Principles of Energy Flexible Buildings: Energy in Buildings and Communities Programme Annex 67 Energy Flexible Buildings

Anna Joanna Marszal-Pomianowska, Hicham Johra, Armin Knotzer, Jaume Salom, Thibault Péan, Søren Østergaard Jensen, Erwin Mlecnik, Hussain Kazmi, Roberta Pernetti, Konstantin Klein , Lilli Frison, Peter Engelmann, James Parker, Laura Aelenei, Rui Amaral Lopes, Daniel Aelenei, Rune Grønborg Junker, Henrik Madsen, Athila Quaresma Santos, Bo Nørregaard JørgensenZheng Ma

Research output: Book/ReportReport

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Abstract

Energy flexibility of a building is really not a new concept. It originates from the demand side management regime, which for decades has been applied by the designers and operators to foster stable and bottleneck-free operation of the electrical energy systems. However, as the transition of both the demand and supply side of the energy system imposes new challenges to the management of the whole energy system, such as the variability and limited control of energy supply from renewables or the increasing load variations over the day, the energy Flexible Building concept has gained more international attention. However, despite the given attention, a uniform understanding and a commonly accepted definition is still not in place for this building concept. The lack of a clear international framework for the requirements and properties of energy Flexible Buildings leads to numerous definitions that are being developed in parallel and are applied to specific cases when evaluating and/or quantifying energy flexibility. Although the concept of energy flexibility of buildings is relatively simple to understand, its application in reality can be complex and difficult to explain in simple terms. This complexity is not helped by the myriad of ways in which energy flexibility can be achieved or the wide range of stakeholders involved; especially when many stakeholders have very little understanding, or interest, in the supply and demand of energy in buildings.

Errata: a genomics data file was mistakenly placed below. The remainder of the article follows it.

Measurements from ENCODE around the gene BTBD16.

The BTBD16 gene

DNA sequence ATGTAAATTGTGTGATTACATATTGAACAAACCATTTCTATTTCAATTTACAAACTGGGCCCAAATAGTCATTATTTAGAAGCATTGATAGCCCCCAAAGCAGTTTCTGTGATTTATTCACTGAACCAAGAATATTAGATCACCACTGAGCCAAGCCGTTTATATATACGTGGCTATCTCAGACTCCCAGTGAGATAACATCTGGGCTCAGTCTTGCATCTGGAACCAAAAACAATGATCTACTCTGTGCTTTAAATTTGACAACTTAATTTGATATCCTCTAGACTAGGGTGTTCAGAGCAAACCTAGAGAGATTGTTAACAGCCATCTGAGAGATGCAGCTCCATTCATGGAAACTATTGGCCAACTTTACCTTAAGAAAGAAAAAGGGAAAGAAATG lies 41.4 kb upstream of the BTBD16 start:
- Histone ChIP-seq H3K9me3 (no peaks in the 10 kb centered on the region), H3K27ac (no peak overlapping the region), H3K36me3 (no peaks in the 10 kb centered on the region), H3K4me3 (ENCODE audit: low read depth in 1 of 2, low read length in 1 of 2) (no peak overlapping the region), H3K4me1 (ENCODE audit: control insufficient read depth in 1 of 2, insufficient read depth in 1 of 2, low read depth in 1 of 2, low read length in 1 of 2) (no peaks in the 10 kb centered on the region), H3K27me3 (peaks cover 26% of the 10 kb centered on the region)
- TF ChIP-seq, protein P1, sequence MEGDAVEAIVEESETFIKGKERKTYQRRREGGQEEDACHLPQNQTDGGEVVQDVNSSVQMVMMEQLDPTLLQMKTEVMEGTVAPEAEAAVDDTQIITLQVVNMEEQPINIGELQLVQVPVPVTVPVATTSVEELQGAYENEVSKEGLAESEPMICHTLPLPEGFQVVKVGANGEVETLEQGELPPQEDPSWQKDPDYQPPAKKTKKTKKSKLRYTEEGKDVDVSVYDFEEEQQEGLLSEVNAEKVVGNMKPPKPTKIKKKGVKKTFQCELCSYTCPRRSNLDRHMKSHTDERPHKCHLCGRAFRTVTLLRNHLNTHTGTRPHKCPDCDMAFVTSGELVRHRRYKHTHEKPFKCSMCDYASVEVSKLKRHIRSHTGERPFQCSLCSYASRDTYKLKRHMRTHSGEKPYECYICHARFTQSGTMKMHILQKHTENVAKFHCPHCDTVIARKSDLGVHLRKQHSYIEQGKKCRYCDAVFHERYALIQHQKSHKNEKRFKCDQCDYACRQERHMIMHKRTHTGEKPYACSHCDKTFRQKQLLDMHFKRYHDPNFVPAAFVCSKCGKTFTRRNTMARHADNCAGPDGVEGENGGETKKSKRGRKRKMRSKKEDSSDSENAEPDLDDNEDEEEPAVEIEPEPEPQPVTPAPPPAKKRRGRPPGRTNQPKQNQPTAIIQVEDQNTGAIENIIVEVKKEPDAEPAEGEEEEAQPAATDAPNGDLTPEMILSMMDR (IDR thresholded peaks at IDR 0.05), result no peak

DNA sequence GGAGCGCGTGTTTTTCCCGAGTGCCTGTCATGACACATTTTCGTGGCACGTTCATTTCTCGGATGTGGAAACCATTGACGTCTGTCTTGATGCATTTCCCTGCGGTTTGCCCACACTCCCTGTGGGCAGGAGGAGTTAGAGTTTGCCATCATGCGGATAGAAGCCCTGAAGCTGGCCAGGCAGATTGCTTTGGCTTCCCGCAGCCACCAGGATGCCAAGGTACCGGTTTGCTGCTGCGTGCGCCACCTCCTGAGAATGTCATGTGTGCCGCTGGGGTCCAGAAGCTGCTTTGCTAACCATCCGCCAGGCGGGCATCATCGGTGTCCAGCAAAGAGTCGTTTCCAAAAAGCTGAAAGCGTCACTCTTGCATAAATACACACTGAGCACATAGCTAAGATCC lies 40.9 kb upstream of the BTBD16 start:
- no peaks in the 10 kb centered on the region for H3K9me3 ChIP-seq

There was, thus, a need for increasing knowledge on, and demonstration of, which services energy flexibility buildings can provide to the energy networks. At the same time, there was a need for identifying critical aspects and possible solutions to manage this energy flexibility, while maintaining the comfort of the occupants and minimizing the use of non-renewable energy.
Based on the above the Executive Committee of the IEA Technical Collaboration Programme (TCP) Energy in Buildings and Communities (EBC) decided to initiate Annex 67 Energy Flexible Buildings in June 2015 with an end date of November 2019.
The objectives were:
- development of a common terminology, a definition of ‘energy flexibility in buildings’ and a classification method, - investigation of user comfort, motivation and acceptance associated with the introduction of energy flexibility in buildings, - analysis of the energy flexibility potential in different buildings and contexts, and development of design examples, control strategies and algorithms, - investigation of the aggregated energy flexibility of buildings and the potential effect on energy grids, and - demonstration of energy flexibility through experimental and field studies.
The work of IEA EBC Annex 67 has been documented in 7 deliverables reports; the titles of these reports are:
- Principles of Energy Flexible Buildings (the present report) summarizes the main findings of Annex 67 and targets all interested in what energy flexibility in buildings is, how it can be controlled, and which services it may provide.